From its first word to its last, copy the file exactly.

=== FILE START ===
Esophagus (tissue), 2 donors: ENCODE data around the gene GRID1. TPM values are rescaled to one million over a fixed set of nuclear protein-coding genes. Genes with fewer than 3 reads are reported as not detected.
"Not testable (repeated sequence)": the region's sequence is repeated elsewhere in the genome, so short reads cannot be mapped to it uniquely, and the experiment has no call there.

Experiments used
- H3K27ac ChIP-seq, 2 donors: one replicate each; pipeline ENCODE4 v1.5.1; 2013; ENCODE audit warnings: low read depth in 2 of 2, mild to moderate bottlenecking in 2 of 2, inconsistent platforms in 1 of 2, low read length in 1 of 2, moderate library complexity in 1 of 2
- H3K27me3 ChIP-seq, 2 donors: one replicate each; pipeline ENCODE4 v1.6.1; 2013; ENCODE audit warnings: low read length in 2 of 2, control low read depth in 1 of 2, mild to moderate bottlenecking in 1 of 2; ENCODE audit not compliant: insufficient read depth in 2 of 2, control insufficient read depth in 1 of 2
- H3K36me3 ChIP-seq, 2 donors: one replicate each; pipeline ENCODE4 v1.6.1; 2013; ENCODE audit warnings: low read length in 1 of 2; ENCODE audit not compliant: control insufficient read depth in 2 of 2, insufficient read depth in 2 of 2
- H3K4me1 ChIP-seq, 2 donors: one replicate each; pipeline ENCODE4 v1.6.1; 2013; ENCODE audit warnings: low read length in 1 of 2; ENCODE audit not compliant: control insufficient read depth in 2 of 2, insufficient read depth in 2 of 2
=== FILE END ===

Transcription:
Esophagus (tissue), 2 donors: ENCODE data around the gene GRID1. TPM values are rescaled to one million over a fixed set of nuclear protein-coding genes. Genes with fewer than 3 reads are reported as not detected.
"Not testable (repeated sequence)": the region's sequence is repeated elsewhere in the genome, so short reads cannot be mapped to it uniquely, and the experiment has no call there.

Experiments used
- H3K27ac ChIP-seq, 2 donors: one replicate each; pipeline ENCODE4 v1.5.1; 2013; ENCODE audit warnings: low read depth in 2 of 2, mild to moderate bottlenecking in 2 of 2, inconsistent platforms in 1 of 2, low read length in 1 of 2, moderate library complexity in 1 of 2
- H3K27me3 ChIP-seq, 2 donors: one replicate each; pipeline ENCODE4 v1.6.1; 2013; ENCODE audit warnings: low read length in 2 of 2, control low read depth in 1 of 2, mild to moderate bottlenecking in 1 of 2; ENCODE audit not compliant: insufficient read depth in 2 of 2, control insufficient read depth in 1 of 2
- H3K36me3 ChIP-seq, 2 donors: one replicate each; pipeline ENCODE4 v1.6.1; 2013; ENCODE audit warnings: low read length in 1 of 2; ENCODE audit not compliant: control insufficient read depth in 2 of 2, insufficient read depth in 2 of 2
- H3K4me1 ChIP-seq, 2 donors: one replicate each; pipeline ENCODE4 v1.6.1; 2013; ENCODE audit warnings: low read length in 1 of 2; ENCODE audit not compliant: control insufficient read depth in 2 of 2, insufficient read depth in 2 of 2